Next we will leverage the ExtraHop Explorer Appliance (EXA) to demonstrate where the traffic is going. You will see on line 28 (although commented out) we are committing several metrics to the EXA such as source, destination, protocol, bytes, etc. This completes principal 4 and allows us to monitor the Prod network. In the figure below, you will see that we are grouping by “Sources”. You will note that Prod has successfully been classified and it has over one million transactions.

 

 

Principal 5: Establish Corrective Action
Well, in our hypothetical prod network, we have noted that there are some anomalies. As you can see below, when we filter on Prod as the source and we group by the Destinations we see that 15 of our nearly 1.3 million transactions were External. In most situations, this would go largely unnoticed by several tools however using SACCP and the ExtraHop’s Stream Analytics platform, the hosting team or SOC are positioned to easily see that there is an issue and begin the process of escalating it or remedying the issue with further investigation.

*Note, we can easily create an alert that can warn teams of when a transaction occurs outside the expected set of transactions. We also have a RESTful API that can be interrogated by existing equipment to see anomalies.

 

 

Digging Deeper:
As we dig a little deeper by pivoting to the Layer 7 communications (demonstrated in the video below) you will note that someone has uploaded a file to an external site at 14.146.24.124. Depending on what was in that file and existing policies, the mitigation could involve a cardboard box and a visit from the security guard.

 

Principal 6: Establish Record Keeping
The ExtraHop Discover Appliance has the ability to send a syslog to an incumbent SIEM system as well as a RESTFUL push. There is also a full alerting suite that can alert via email or SNMP Trap. In most enterprises, there is already an incumbent record keeping system, the ExtraHop platform has a variety of ways to integrate with the incumbent solution.

 

Principal 7: Verification
Someone should provide oversight of the SACCP plan and ensure that it is being executed and that it is having the desired results. This can either be the INFOSEC team management or hosting team management but someone should be responsible for ensuring that the shared services team(s) is (are) following the plan.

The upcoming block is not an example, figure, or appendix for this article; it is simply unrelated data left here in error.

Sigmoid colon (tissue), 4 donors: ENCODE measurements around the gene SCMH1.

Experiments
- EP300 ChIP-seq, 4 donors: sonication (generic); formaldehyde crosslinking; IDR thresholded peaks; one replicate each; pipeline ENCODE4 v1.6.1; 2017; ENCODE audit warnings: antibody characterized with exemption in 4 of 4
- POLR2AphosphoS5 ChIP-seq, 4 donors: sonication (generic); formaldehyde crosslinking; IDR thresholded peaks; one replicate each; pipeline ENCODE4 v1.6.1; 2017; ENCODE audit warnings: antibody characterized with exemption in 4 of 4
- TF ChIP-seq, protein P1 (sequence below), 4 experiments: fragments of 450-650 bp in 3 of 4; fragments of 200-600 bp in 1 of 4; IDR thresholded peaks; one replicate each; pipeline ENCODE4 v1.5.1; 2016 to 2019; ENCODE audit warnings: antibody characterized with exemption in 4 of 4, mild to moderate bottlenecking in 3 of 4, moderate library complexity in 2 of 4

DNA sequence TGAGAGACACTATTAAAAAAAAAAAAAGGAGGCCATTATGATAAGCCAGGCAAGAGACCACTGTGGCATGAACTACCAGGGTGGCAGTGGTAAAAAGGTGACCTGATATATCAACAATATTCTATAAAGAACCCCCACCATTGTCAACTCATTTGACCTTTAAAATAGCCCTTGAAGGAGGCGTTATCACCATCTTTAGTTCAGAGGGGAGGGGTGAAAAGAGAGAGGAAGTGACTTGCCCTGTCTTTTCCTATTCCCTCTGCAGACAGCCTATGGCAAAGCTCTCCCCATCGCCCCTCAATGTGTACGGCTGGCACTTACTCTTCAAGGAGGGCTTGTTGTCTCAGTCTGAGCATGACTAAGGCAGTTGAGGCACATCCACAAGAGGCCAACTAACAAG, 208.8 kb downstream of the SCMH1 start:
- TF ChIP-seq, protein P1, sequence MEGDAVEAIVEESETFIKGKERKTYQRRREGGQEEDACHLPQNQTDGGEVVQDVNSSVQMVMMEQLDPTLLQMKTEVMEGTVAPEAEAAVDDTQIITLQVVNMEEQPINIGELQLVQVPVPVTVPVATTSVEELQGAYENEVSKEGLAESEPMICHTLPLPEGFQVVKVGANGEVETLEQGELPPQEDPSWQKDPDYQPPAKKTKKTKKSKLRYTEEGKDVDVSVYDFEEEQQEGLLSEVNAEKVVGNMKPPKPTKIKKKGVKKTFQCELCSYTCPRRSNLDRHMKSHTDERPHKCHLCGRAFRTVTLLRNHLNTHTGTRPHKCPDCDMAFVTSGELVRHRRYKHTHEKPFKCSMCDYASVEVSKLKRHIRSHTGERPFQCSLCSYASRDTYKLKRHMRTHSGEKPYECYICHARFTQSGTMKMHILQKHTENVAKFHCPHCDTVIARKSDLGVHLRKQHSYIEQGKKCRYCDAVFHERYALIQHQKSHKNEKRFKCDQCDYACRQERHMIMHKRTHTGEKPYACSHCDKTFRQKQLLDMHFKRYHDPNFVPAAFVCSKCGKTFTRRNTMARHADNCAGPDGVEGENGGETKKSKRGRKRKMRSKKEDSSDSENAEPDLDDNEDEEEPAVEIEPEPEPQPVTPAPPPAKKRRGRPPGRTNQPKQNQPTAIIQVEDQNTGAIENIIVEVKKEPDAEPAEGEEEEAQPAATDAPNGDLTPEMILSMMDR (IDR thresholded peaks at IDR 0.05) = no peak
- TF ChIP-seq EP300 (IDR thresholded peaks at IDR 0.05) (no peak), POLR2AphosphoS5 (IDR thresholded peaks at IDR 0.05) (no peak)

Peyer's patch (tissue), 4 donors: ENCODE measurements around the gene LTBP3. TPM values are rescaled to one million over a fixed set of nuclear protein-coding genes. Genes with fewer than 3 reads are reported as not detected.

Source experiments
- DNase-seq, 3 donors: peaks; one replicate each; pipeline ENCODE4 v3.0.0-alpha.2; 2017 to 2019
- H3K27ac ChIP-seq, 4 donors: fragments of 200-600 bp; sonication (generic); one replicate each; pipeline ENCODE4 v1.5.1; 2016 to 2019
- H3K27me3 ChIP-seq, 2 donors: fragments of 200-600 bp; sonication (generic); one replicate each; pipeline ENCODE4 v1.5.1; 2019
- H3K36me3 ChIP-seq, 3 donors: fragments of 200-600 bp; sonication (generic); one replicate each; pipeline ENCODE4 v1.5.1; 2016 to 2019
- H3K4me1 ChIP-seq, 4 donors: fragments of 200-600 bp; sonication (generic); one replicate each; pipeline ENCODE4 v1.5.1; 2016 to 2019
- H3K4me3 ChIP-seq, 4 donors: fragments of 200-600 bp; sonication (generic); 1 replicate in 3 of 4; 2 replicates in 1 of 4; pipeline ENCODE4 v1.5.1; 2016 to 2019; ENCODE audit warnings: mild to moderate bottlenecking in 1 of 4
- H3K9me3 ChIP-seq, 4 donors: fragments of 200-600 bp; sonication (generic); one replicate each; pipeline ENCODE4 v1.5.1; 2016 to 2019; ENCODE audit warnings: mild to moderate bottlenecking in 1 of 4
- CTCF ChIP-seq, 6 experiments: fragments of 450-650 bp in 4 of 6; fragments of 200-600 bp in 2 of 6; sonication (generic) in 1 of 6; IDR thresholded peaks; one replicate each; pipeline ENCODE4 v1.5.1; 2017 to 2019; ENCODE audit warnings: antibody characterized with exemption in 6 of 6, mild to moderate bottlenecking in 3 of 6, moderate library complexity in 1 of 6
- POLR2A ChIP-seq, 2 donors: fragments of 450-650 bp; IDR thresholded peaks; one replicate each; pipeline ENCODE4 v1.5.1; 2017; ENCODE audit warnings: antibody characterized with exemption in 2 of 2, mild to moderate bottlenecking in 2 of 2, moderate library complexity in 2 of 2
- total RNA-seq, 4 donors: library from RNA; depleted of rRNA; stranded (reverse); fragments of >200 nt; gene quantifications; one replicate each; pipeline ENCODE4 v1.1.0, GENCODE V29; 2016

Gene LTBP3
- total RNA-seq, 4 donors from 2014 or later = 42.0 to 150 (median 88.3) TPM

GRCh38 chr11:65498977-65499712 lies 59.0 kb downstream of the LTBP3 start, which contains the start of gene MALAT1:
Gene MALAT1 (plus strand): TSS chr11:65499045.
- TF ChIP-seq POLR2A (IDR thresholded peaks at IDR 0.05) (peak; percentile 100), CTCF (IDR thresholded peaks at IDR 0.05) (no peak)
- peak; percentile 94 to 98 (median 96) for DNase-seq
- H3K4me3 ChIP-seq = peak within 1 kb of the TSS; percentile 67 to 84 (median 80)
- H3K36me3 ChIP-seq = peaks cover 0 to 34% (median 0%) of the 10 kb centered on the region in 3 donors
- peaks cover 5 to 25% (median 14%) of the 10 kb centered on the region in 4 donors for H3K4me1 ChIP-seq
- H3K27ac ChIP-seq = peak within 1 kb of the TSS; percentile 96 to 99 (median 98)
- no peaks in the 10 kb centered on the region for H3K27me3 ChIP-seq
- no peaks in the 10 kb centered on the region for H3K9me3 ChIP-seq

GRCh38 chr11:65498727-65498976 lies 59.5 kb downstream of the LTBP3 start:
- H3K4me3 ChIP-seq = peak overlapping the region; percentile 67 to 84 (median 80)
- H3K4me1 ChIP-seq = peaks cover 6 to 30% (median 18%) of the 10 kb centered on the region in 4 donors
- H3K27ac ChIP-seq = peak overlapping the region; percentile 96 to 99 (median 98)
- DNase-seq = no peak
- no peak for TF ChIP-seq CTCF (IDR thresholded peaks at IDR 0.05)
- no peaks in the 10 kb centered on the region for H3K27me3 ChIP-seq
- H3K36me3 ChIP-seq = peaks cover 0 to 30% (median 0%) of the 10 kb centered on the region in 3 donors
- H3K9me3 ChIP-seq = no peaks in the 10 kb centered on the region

Conclusion:
The time has come for a new strategy, in several other industries where there is a regulatory framework for safety, compliance and responsibility there exists a culture of the operators taking responsibility for ensuring that they are compliant. The Enterprise is over 30 years old and just as the Health Inspector cannot be in every restaurant every day or a policeman cannot be on every street corner, the time has come for the IT industry to ask that system owners take some of the responsibility for their own security.

 

Thanks for reading and please check out the video below.

John

ADDENDUM!!!  (PUNKBUSTER OPTION!)

I wanted to take the time to show the next iteration of this, I call it precision punk busting…”err”..I mean Packet Capture.

The ExtraHop Discover Appliance has a feature called Precision Packet Capture.  Within the same narrative described above, I have edited my trigger to include taking a packet capture any time a policy is violated.  If you recall, I wanted to ensure that my Prod network ONLY communicated within the Prod network.  I added the following javascript to my trigger and you will see that I have instructed the appliance to kick off a packet capture in the event the policy is violated.

Busta_PCAP_Trigger

As a result of the FTP Traffic out to the internet we notice that we have a PCAP waiting for us indicating that a system has violated the Prod policy.

Busta_PCAP

 

We can also alert you that you have a PCAP waiting for you either via Syslog, SNMP or Email.  This PCAP can be used as forensics, digital evidence against an insider or a way to verify just wha the “F” just happened.

Having this information readily available and alerting either a system owner or SOC team that a policy was violated is a much easier surveillance method than sorting through Terabytes of logs or sifting through a huge PCAP file to get what you want.  Here we are ONLY writing PCAPs for those instances that violate the policy.

Thanks for reading!

Happy punk busting!!!

Thanks

John